Friday, April 06, 2007

20 Years Since Tigers' AL East Miracle

Hard to believe, but it's been 20 years now. Twenty years since the Tigers pulled off a Phoenix-like comeback from the dead. Twenty years since they treated us to maybe the most exciting week of baseball this town has ever experienced.

The 1987 Tigers were a ragtag group, to be truthful. They weren't very highly regarded by the so-called experts. They were coming off a good but not great 1986 campaign. And they had lost catcher Lance Parrish to free agency, to the Phillies. With Mike Heath hurt, someone named Orlando Mercado was the Opening Day catcher. Things weren't looking great for the local boys.

An 11-19 start cemented what most folks believed: that the '87 Tigers would be also-rans in the AL East.

But the team acquired veteran hitter Bill Madlock, languishing on the Dodgers' bench, in early June. Mad Dog had been a batting champion, and his short, compact swing still had some spray left in it.

With Madlock infusing the offense and the pitching settling in, the Tigers began their gradual rise. They simply won with incredible consistency.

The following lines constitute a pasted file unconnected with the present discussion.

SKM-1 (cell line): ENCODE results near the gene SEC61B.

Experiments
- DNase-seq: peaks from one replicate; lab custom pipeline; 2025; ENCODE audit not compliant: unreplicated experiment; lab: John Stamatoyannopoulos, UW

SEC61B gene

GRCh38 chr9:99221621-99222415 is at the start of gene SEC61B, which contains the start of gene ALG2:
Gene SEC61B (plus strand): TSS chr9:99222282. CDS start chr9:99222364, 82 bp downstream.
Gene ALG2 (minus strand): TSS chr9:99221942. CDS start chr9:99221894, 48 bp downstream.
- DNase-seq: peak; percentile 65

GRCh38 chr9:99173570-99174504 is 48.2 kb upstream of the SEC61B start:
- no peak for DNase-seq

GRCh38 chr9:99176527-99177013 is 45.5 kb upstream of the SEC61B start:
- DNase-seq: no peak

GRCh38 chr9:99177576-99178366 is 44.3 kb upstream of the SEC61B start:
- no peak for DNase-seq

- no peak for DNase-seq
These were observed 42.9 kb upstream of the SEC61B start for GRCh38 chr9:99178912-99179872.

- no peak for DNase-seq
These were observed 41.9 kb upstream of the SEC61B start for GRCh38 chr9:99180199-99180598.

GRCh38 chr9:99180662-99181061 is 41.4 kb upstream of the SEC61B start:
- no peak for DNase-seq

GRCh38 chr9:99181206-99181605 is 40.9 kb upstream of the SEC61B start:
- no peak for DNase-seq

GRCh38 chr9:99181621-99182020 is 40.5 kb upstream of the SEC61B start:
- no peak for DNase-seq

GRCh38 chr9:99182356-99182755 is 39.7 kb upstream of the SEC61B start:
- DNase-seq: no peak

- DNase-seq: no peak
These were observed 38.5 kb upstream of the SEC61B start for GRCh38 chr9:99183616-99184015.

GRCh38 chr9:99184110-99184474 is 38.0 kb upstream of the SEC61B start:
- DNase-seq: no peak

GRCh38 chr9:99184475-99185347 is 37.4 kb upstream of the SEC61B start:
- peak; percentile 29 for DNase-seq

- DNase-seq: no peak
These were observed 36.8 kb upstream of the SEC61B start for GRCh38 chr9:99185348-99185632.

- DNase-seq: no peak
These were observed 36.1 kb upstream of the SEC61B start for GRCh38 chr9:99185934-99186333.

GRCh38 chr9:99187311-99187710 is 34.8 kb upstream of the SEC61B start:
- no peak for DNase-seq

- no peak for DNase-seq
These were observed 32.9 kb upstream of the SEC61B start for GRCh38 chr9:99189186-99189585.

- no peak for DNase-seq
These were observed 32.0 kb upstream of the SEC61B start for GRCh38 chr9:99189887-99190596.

The Toronto Blue Jays were the team to beat in '87. They did their best to hold off the charging Tigers. The season looked like it would come down to a showdown in Toronto during the next-to-last weekend of the season. It was a four-game set, and the Tigers hit town 1/2 game behind Toronto. They lost the first three games of the series, prompting Kirk Gibson to declare, "Maybe we're setting the biggest bear trap in history." Tough talk, considering the Tigers were 3 1/2 games behind with eight games to play.

On that Sunday, the Tigers won a gutsy extra-inning contest, needing a run in the 9th to tie it.

They were 2 1/2 games behind with a week to play.

Incredibly, the Blue Jays wouldn't win another game. They finished their season 0-7 -- inlcuding a three-game sweep in Detroit that clinched the division for the Tigers. It was a wonderful, wild final week.

For 19 seasons, the last Tigers' bright spot was the image of Frank Tanana finishing his 1-0 win by fielding Garth Iorg's comebacker and underhanding the ball to Darrell Evans at first base.

The Tigers imploded in the ALCS, getting blasted out by the Twins in five games. But manager Sparky Anderson took it in stride, realizing his team had given him all it had. He said in his book, They Call Me Sparky, that he was never more proud of any team he managed than that 1987 group.

The lesson? Don't let a slow start by the Tigers, should it happen, dampen your spirits. Twenty years ago, a far less talented bunch than the 2007 Tigers was able to rebound from an 11-19 getaway to win its division.

Not the best way to do it, but it's how you finish, right?


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